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Council passes annexation resolution

CORPUS CHRISTI – City leaders moved forward Tuesday with plans to annex 16 square miles of land in a maneuver intended to block or regulate a wind farm proposed in the area.

In the past, several council members have been vocal with their concerns about the wind farm proposed by Virginia-based developer Apex Clean Energy – the most prominent being that officials say a wind farm at the proposed site would kill residential and commercial growth for the city.

But on Tuesday, the resolution passed 6-0, with no discussion from the council. City Councilman Chad Magill has abstained from the matter, writing in an email sent several months ago to the city secretary that he was concerned because his employer, Stewart Title, is a specialist in wind title policies and may at some point be involved in a project within the city’s extraterritorial jurisdiction. City Councilwoman Priscilla Leal has been on leave recovering from a stroke, and City Councilwoman Colleen McIntyre was absent.

An ordinance that would finalize the annexation could go before the council for a vote as early as September.

Grady Jolley, an attorney who represents about 14 landowners who have maintained wind energy leases and would be affected by the proposed annexation, was optimistic Tuesday the city and the property owners could reach some kind of accord.

“We understand the city’s concerns regarding the wind farm,” he told the council in public comments. “We’re ready to enter into substantive negotiations with the city to try to arrive at an agreement that will be mutually satisfactory to both the landowners and the city.”

Jolley said negotiations for a development agreement could potentially span a wide range of propositions.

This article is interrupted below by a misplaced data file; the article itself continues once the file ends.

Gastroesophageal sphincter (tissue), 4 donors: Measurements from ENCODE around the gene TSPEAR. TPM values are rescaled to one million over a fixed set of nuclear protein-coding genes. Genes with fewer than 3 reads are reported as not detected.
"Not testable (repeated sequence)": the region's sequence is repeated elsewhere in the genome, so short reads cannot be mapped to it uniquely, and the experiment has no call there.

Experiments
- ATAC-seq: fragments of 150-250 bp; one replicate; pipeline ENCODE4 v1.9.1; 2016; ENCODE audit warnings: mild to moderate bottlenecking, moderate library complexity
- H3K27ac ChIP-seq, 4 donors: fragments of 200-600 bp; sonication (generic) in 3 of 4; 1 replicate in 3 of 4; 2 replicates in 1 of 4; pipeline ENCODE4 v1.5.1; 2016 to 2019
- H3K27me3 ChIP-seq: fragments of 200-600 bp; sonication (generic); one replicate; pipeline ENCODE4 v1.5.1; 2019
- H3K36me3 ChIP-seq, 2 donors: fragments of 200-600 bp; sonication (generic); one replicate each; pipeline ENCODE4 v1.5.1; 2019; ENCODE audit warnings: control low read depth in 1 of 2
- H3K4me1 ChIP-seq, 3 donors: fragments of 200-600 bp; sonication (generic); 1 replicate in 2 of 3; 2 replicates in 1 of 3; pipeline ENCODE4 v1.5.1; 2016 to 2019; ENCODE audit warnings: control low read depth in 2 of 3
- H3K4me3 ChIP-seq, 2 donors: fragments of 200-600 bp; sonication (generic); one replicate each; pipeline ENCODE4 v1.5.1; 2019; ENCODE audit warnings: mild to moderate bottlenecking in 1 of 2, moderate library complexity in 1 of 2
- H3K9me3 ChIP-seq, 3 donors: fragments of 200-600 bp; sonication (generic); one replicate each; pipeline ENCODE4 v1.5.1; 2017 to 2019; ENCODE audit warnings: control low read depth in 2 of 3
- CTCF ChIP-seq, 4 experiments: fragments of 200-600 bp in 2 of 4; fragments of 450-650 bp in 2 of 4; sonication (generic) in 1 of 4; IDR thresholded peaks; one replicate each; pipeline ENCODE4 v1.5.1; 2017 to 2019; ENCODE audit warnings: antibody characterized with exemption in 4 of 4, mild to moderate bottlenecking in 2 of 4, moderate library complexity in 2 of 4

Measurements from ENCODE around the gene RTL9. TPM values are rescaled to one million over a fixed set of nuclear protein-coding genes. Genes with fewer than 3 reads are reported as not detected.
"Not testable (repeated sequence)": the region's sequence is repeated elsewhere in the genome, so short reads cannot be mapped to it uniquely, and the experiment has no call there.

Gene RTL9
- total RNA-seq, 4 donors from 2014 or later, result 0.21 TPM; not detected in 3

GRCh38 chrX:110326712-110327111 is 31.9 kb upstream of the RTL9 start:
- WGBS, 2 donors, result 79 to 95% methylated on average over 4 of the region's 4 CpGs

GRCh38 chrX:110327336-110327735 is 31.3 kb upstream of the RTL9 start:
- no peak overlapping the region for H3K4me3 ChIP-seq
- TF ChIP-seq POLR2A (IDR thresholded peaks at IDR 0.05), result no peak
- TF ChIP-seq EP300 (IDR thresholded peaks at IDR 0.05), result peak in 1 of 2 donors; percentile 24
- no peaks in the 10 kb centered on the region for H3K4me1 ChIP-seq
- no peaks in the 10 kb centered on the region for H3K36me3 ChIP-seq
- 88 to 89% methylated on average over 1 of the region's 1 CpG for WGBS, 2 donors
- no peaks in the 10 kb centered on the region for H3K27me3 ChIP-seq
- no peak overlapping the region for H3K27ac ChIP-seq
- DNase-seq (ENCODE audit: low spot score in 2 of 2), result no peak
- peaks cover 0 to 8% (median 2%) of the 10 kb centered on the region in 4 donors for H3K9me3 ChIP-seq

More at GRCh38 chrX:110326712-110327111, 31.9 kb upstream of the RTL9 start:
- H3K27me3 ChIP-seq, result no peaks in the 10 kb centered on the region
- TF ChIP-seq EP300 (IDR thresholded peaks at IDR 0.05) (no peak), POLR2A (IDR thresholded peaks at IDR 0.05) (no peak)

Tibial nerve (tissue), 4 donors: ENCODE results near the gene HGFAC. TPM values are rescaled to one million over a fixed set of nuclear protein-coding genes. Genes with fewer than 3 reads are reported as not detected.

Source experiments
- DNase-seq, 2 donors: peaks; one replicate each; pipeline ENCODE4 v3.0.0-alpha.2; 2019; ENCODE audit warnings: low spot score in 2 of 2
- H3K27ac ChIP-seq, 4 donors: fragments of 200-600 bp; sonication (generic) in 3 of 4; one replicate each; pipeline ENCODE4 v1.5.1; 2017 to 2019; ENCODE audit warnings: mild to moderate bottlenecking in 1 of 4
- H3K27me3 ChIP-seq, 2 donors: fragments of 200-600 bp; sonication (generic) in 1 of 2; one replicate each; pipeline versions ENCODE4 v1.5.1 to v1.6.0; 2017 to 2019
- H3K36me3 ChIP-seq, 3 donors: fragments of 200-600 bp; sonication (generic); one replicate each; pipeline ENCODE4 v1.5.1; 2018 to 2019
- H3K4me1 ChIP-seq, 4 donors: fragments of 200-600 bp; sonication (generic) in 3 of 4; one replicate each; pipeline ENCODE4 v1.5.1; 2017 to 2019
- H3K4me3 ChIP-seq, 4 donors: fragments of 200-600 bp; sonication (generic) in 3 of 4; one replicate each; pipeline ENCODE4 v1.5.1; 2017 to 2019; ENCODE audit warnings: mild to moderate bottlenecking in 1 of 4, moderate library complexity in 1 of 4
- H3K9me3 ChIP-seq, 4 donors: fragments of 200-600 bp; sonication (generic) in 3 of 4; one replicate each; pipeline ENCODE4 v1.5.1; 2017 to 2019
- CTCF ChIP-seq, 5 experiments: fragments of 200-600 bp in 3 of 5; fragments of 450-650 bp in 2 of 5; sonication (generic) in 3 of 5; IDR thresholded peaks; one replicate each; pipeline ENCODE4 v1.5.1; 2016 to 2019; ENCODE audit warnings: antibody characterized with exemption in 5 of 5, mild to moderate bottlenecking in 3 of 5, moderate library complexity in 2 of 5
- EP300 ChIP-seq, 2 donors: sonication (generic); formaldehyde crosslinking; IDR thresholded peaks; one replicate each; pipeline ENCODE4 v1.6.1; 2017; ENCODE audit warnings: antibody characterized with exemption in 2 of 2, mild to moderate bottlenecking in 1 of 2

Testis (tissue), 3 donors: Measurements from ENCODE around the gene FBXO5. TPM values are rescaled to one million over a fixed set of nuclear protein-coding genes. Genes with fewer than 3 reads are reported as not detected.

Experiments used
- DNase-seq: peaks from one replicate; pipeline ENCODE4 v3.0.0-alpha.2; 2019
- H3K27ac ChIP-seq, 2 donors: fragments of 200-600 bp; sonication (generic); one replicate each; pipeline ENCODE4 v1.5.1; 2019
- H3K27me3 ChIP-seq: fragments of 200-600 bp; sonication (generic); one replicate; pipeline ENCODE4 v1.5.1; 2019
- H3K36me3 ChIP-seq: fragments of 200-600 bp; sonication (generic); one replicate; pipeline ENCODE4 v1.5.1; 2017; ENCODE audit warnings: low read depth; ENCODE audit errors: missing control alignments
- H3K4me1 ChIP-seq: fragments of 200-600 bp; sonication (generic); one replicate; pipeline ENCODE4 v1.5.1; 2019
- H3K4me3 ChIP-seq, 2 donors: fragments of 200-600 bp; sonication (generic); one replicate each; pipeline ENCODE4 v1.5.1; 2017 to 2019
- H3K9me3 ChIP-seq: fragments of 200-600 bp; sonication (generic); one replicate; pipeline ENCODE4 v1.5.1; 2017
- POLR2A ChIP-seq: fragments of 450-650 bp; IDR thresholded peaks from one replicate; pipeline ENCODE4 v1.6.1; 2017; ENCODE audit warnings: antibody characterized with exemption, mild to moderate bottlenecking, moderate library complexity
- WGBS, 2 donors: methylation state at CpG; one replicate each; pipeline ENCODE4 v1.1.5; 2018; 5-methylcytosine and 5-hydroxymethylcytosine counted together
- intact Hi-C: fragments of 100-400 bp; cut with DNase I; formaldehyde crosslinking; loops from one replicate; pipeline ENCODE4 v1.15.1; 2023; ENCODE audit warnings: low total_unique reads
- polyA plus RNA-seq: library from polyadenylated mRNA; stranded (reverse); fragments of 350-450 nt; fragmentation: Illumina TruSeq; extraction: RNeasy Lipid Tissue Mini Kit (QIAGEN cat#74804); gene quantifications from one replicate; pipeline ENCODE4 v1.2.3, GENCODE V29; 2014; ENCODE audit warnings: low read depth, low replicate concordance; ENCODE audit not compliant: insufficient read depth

For example, landowners have proposed cutting about 4,000 acres of the project along the corridors for highways 286 and 2444, he said. But his clients could consider commercial and residential development in the area, without the wind turbines, should the city propose to provide certain municipal services, Jolley said.

The area that lies in the city’s extraterritorial jurisdiction represents only a portion of the site for the wind farm near Chapman Ranch. In all, Apex had planned to build an estimated 20,000-acre wind farm, populated by about 175 turbines, on private lands leased near Chapman Ranch.

It was unclear Tuesday afternoon how the city’s prospective annexation plans could affect the project. An Apex representative could not immediately be reached for comment.

The next steps in the annexation process will be to notify the landowners of the city’s intent, then hold two public hearings, which are scheduled for 11:30 a.m. Aug. 19 and Aug. 26 in chambers at City Hall, 1201 Leopard St.

City staff will also begin work on creating a plan for extending municipal services.

Because there are 16 homes within the area, the costs to extend city services needed immediately, such as police and fire protection and access to libraries, could be absorbed into city department budgets, according to city documents. Assistant City Manager Wes Pierson on Monday didn’t give an exact figure, but described the costs as “very nominal.”

But it is not clear what long-term investment would be. Capital improvements for wastewater and water service would be needed as the area grows.

Pierson said preliminary estimates for those infrastructure improvements could run about $13 million to $14 million, but cautioned those figures contain a number of variables and the improvements would not be needed for several years.

Wind farm developers have asserted that their understanding of “growth trends suggests there will not be significant growth in the area of Chapman Ranch for 30-50 years.” By that time the wind farm will have reached the end of its operational life, according to a letter the company sent to the council.

In public comments, real estate investor John Helm told the council he thought annexation was necessary to avoid putting “the city’s future in tremendous jeopardy,” since he believes it is the only way for the city to grow. He added that he owns a development near the proposed wind farm.

“At this point in time, I cannot give away a lot,” he said. “They come out, they look at the property and they say, ‘Where’s the wind farm going to be?’ I say, ‘In your backyard.’ And they walk away.”